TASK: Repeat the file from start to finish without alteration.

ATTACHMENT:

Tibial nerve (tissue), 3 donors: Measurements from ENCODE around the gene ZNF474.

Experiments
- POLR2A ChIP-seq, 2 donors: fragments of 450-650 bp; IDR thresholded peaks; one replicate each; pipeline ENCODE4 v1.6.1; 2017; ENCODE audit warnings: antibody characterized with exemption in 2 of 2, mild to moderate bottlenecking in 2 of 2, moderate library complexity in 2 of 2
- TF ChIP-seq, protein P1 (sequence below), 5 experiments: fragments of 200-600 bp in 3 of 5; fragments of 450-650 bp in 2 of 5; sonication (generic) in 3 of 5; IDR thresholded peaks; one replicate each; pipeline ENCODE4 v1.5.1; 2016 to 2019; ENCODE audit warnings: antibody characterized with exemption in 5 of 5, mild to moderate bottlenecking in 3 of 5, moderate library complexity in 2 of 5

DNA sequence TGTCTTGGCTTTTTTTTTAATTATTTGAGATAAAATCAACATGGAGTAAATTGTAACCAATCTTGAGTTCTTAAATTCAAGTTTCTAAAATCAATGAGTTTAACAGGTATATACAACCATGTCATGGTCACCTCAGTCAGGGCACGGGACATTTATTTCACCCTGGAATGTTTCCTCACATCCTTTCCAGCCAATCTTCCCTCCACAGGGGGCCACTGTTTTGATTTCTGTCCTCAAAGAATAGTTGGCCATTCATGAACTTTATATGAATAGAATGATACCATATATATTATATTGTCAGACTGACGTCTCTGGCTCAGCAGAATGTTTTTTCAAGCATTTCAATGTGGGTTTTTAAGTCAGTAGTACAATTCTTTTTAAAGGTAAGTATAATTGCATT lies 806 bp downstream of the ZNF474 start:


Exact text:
Tibial nerve (tissue), 3 donors: Measurements from ENCODE around the gene ZNF474.

Experiments
- POLR2A ChIP-seq, 2 donors: fragments of 450-650 bp; IDR thresholded peaks; one replicate each; pipeline ENCODE4 v1.6.1; 2017; ENCODE audit warnings: antibody characterized with exemption in 2 of 2, mild to moderate bottlenecking in 2 of 2, moderate library complexity in 2 of 2
- TF ChIP-seq, protein P1 (sequence below), 5 experiments: fragments of 200-600 bp in 3 of 5; fragments of 450-650 bp in 2 of 5; sonication (generic) in 3 of 5; IDR thresholded peaks; one replicate each; pipeline ENCODE4 v1.5.1; 2016 to 2019; ENCODE audit warnings: antibody characterized with exemption in 5 of 5, mild to moderate bottlenecking in 3 of 5, moderate library complexity in 2 of 5

DNA sequence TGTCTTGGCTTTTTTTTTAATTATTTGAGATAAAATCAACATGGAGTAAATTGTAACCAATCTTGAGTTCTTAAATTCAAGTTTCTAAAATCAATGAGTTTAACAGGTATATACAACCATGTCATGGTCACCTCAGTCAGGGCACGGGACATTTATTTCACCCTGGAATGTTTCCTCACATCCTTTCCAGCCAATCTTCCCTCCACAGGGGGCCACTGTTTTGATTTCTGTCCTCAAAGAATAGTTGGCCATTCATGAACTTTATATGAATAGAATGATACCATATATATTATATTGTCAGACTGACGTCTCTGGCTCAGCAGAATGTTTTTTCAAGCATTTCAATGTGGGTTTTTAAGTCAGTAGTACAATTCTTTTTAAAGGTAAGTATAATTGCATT lies 806 bp downstream of the ZNF474 start: